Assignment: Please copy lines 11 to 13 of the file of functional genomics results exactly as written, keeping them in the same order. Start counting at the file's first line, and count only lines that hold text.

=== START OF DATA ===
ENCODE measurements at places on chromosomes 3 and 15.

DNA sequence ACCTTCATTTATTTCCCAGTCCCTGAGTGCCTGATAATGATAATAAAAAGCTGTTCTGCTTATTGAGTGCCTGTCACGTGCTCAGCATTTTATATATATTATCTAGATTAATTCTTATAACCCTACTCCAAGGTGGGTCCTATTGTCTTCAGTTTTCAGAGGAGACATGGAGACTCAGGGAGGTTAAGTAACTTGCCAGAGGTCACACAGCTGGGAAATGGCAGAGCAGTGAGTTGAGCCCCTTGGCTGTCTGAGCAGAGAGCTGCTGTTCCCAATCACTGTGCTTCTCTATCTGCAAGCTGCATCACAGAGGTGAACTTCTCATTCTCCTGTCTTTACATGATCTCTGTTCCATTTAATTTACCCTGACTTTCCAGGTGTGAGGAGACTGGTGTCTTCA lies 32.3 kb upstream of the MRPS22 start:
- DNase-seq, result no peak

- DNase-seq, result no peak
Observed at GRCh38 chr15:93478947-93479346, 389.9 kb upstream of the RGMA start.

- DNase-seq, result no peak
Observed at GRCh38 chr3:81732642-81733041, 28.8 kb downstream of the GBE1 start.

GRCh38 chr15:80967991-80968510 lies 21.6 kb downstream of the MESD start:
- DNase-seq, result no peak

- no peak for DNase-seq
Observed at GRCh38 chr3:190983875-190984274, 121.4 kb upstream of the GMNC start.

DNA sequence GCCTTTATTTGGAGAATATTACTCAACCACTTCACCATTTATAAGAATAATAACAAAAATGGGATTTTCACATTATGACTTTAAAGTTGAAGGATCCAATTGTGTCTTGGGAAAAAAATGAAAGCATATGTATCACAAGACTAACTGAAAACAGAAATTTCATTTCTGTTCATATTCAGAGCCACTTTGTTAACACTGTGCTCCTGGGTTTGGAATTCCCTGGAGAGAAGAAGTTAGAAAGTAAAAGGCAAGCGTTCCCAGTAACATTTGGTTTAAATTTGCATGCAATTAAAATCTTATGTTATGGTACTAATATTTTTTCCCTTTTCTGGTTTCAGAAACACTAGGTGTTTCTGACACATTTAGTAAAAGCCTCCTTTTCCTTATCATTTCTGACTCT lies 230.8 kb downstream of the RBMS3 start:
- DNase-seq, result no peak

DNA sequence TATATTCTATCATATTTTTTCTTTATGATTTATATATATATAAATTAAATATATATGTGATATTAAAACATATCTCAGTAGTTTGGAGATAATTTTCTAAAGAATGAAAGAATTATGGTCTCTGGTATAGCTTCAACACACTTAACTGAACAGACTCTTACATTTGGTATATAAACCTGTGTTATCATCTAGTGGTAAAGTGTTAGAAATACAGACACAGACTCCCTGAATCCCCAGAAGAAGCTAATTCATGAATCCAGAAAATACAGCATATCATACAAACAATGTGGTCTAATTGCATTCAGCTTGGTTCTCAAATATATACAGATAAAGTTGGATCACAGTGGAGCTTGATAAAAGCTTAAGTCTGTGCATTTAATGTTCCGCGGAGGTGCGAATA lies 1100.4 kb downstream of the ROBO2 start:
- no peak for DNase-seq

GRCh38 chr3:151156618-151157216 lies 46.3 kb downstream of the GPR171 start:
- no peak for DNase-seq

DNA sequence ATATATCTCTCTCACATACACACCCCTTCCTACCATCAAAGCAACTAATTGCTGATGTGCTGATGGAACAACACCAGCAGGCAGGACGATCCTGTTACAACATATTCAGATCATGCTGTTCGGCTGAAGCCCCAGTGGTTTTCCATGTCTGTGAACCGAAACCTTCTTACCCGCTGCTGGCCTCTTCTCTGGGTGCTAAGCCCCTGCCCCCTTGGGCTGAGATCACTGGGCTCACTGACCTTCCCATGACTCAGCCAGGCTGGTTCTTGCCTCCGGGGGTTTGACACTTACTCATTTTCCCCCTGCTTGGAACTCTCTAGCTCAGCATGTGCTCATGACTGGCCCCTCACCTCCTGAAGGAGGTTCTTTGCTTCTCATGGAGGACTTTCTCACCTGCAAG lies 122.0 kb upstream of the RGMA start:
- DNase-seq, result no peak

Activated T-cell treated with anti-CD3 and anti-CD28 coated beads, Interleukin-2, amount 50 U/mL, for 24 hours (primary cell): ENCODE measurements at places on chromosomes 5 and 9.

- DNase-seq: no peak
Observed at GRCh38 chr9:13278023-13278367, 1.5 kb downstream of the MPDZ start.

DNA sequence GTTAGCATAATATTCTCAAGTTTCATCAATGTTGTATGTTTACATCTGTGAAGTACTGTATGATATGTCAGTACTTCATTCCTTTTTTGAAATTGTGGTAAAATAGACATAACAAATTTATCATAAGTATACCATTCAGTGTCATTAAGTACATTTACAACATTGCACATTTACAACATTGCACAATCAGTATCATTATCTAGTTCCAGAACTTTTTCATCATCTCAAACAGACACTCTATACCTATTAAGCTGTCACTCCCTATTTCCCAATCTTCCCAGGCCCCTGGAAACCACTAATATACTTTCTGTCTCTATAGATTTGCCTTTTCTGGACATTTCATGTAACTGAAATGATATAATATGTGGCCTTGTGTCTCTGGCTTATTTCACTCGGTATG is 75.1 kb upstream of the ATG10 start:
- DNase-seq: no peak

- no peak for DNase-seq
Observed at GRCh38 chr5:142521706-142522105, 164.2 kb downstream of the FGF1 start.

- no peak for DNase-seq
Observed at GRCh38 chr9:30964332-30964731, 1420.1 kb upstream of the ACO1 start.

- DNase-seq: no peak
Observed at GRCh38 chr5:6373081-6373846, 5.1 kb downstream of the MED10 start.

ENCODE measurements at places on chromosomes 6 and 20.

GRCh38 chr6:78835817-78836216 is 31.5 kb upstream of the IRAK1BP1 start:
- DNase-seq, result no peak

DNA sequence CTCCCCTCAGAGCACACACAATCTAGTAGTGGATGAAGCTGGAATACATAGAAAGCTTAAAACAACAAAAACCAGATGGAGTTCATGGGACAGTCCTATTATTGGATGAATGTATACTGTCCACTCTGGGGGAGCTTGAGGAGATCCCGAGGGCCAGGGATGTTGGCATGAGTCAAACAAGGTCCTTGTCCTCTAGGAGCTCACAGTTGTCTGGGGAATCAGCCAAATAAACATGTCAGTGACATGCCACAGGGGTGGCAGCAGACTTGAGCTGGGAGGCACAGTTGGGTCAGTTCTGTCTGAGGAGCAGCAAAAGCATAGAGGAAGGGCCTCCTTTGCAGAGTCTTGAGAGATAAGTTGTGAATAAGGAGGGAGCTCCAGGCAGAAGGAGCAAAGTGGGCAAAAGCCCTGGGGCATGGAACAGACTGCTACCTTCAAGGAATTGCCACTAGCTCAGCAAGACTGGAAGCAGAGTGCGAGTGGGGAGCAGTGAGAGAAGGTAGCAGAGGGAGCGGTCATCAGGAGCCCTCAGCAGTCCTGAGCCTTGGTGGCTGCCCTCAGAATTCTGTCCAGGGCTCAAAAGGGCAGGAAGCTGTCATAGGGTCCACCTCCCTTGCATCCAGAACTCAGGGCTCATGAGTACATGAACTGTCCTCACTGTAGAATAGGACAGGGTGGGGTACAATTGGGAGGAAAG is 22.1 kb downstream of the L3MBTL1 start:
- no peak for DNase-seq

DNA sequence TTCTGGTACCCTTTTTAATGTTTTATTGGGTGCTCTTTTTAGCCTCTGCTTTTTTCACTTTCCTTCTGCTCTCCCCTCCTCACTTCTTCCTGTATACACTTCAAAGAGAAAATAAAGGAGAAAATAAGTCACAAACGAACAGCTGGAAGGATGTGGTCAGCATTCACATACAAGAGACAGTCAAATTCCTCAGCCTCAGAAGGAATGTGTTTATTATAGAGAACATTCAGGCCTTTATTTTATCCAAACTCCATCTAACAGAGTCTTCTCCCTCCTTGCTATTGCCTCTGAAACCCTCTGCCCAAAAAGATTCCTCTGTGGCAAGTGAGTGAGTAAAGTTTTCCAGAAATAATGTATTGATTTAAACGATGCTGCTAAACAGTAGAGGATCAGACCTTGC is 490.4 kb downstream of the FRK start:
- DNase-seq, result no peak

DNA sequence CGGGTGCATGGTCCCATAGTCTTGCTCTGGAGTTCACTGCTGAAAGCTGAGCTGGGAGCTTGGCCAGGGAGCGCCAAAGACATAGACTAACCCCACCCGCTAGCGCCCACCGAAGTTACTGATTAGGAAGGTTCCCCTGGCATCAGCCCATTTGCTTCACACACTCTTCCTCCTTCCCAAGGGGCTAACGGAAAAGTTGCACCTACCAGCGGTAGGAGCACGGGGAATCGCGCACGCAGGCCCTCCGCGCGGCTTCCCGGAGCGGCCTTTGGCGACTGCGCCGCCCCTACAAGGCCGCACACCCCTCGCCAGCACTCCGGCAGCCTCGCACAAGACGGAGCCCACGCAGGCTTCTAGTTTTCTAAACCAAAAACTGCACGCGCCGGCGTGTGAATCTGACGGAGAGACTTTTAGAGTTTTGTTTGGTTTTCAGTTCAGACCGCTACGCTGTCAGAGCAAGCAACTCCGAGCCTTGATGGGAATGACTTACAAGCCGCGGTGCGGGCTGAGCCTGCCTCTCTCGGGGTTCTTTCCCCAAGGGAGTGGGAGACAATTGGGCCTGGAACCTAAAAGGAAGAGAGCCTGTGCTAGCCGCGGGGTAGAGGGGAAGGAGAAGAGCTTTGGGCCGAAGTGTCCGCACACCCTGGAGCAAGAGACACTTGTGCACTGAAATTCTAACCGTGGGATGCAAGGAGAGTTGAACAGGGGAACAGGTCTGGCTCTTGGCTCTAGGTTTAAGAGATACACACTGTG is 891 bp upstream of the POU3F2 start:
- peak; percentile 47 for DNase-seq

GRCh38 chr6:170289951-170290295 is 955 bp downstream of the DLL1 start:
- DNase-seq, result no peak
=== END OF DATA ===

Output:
Observed at GRCh38 chr3:190983875-190984274, 121.4 kb upstream of the GMNC start.

DNA sequence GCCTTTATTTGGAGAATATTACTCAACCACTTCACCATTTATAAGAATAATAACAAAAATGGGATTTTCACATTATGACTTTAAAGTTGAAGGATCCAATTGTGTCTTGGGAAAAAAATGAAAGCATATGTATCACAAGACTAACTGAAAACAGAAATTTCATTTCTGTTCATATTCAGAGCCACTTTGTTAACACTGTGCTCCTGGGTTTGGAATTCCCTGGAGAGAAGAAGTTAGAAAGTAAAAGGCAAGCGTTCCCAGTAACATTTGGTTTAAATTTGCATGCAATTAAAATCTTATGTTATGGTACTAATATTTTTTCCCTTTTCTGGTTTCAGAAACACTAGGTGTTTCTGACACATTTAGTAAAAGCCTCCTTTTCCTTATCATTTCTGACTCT lies 230.8 kb downstream of the RBMS3 start:
- DNase-seq, result no peak